Copernicus Speaks: Even More on Customary International Law and Sosa v. Alvarez Machain
Just in case some of our readers missed our panel at the American Society of International Law Meeting yesterday on customary international law, I would recommend you check out a very impressive and interesting exchange in the new online version of the Virginia Law Review – In Brief. The lead piece is by Judge William Fletcher of the U.S. Court of Appeals for the Ninth Circuit and a former law professor. In his comment on Fletcher’s writings, Professor John Harrison of UVA compares Fletcher’s importance in the scholarship on general common law (of which customary intenational law is one part) to Copernicus:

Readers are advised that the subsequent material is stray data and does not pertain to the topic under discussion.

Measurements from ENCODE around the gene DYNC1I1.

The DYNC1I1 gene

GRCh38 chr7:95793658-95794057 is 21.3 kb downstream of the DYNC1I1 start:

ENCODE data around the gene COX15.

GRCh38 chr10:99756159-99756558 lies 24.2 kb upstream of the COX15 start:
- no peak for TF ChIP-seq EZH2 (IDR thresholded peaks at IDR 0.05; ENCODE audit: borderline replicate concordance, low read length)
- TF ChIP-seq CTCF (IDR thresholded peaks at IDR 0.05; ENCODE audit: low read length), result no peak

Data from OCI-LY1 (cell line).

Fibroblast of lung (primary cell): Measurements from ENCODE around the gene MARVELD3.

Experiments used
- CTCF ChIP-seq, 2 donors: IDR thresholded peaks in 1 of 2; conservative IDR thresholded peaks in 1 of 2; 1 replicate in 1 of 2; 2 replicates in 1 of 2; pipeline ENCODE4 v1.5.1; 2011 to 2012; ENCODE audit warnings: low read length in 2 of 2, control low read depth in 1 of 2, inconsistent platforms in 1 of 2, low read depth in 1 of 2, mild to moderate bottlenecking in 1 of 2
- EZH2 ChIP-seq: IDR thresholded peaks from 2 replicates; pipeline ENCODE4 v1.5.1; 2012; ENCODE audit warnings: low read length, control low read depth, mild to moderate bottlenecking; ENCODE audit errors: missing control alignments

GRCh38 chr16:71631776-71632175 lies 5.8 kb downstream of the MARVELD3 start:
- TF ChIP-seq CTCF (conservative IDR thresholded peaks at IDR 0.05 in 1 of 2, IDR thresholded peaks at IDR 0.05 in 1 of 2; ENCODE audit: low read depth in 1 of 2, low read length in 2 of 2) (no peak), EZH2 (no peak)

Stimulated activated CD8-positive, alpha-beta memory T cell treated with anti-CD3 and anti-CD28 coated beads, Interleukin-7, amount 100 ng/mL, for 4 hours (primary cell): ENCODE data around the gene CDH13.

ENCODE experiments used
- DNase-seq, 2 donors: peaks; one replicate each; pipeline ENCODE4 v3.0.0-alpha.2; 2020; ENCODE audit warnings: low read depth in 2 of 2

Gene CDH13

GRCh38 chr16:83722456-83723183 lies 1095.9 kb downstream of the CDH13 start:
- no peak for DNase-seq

Suppose that Copernicus, as a public service, had undertaken to manage a planetarium designed on geocentric principles. Being Copernicus, he no doubt would have done a superb job, whatever reservations he may have had about the theoretical soundness of the business.
Judge William Fletcher, when he was Professor Fletcher, brought to his field a change close to a revolution, restoring general law to the conceptual universe and demonstrating the historical and theoretical inadequacy of the unsophisticated version of the Erie doctrine that had become dominant. By restoring the role of general law in the ontology of American jurisprudence, he both improved our understanding of earlier thinking and opened up possibilities that had been closed to those who thought that every legal norm must be the creation of some identifiable sovereign.
So go check out what Copernicus has to say.